In a letter to the editor published in The New England Journal of Medicine, Danuta M. Skowronski, MD, and Gaston De Serres, MD, PhD, reviewed documentation submitted to the Food and Drug Administration to derive vaccine efficacy for Pfizer’s COVID-19 vaccine, BNT162b2.1 In the original study, conducted by Polack et al, efficacy after the first dose was calculated to be 52.4% and collected during the first 2 weeks after injection, when “immunity would have still been mounting.”1,2
Their analysis concludes that prior to the second dose, BNT162b2 has an efficacy of 92.6%.
Dr Skowronski and Dr De Serres go on to recommend that “With such a highly protective first dose, the benefits derived from a scarce supply of vaccine could be maximized by deferring second doses until all priority group members are offered at least one dose.”
There is limited data on an alternative vaccine schedule and duration of protection after the first dose. However, correspondence authors state that given the current vaccine shortage, following the current vaccine schedule provides little short-term benefit.
Pfizer’s response to the authors emphasizes the lack of data surrounding alternative dosing regimens. “The decision to implement alternative dosing regimens resides with health authors,” they state. Pfizer’s representatives reiterate the importance of conducting surveillance on implemented alternative dosing schedules to ensure vaccines provide the most optimal protection.
The analysis of Pfizer’s first-dose efficacy is similar to the Moderna COVID-19 vaccine, mRNA-1273, which was reported to be 92.1% in an FDA briefing document, published on December 17, 2020.3
Results from 3 single-blind, randomized controlled trials in the United Kingdom, Brazil, and South Africa indicated that a 3-month dose interval might have advantages over a short-dose interval.4 This change serves 2 purposes: to vaccinate the largest population when supplies are scarce and to improve protection after the second dose.
An exploratory analysis showed that vaccine efficacy against primary symptomatic COVID-19 was 55.1% (95% CI, 33.0-69.9%) with an interval of less than 6 weeks and 81.3% (95% CI, 60.3-91.2%) with an interval of at least 12 weeks.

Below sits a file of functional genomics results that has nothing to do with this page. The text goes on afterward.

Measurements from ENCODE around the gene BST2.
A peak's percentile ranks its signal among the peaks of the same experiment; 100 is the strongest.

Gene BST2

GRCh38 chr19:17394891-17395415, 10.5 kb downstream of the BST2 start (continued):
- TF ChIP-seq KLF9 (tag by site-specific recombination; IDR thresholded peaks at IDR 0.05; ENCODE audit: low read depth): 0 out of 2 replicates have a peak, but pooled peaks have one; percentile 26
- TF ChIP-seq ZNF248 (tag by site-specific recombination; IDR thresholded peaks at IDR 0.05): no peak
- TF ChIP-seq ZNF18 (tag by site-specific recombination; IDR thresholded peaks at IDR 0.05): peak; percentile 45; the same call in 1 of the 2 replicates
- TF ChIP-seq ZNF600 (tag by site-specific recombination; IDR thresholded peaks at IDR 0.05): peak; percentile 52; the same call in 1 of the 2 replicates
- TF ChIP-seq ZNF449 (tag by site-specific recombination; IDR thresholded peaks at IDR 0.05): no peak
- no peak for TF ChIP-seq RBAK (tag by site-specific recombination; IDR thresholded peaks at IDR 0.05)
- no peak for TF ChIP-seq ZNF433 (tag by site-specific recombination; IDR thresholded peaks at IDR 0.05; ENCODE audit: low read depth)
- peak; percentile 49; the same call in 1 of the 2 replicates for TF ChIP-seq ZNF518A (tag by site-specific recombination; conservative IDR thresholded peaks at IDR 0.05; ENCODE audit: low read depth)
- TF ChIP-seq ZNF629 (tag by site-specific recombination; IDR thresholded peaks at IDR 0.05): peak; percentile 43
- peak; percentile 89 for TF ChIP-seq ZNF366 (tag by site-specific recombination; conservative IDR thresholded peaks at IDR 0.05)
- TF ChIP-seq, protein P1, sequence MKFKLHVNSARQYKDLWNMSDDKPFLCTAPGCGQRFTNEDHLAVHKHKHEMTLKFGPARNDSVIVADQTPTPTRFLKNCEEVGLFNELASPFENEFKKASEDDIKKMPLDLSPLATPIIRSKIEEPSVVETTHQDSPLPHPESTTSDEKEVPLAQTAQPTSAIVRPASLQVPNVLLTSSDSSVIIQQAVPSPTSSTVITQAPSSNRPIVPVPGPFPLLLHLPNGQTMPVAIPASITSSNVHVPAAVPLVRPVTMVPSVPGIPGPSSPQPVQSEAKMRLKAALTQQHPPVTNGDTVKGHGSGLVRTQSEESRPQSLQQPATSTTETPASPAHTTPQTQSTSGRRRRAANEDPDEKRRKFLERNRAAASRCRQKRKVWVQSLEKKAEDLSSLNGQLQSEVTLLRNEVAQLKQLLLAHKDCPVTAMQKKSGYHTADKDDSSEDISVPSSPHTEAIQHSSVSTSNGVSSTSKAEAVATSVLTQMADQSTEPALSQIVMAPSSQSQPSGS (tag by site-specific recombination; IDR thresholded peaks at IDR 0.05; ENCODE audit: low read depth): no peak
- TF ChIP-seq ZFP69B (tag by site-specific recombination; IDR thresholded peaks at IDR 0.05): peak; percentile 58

Efficacy against asymptomatic infections in the United Kingdom showed similar results, with increased efficacy correlated with increased intervals.
A single standard dose of the vaccine was shown to maintain 76% efficacy (95% CI, 59.3-85.9%) against primary symptomatic COVID-19 in the first 3 months after vaccination. However, it does not protect against asymptomatic infection over the same time period (vaccine efficacy, -17.2%; 95% CI, -248.6 to 60.6%). A single dose did exhibit protection against any nucleic acid amplification test-positive infection from 22 to 90 days.
“Vaccination programs aimed at vaccinating a large proportion of the population with a single dose, with a second dose given after a 3-month period, might be an effective strategy for reducing disease,” the study authors concluded.
1. Skowronski DM, De Serres G. Safety and efficacy of the BNT162b2 mRNA Covid-19 vaccine. Letter. N Engl J Med. Published online February 17, 2021. doi:10.1056/NEJMc2036242
2. Polack FP, Thomas SJ, Kitchin N, et al; for the C4591001 Clinical Trial Group. Safety and efficacy of the BNT162b2 mRNA COVID-19 vaccine. N Engl J Med. Published online December 31, 2020. doi:10.1056/NEJMoa2034577
3. Vaccine and Related Biological Products Advisory Committee Meeting FDA briefing document: Moderna COVID-19 vaccine. FDA.gov. https://www.fda.gov/media/144434/download December 17, 2020. Accessed February 23, 2021.
4. Voysey M, Clemens SAC, Madhi SA, et al; on behalf of the Oxford COVID Vaccine Trial Group. Single-dose administration and the influence of the timing of the booster dose on immunogenicity and efficacy of ChAdOx1 nCoV-19 (AZD1222) vaccine: a pooled analysis of four randomised trials. Lancet. Published online February 19, 2021. doi:10.1016/S0140-6736(21)00432-3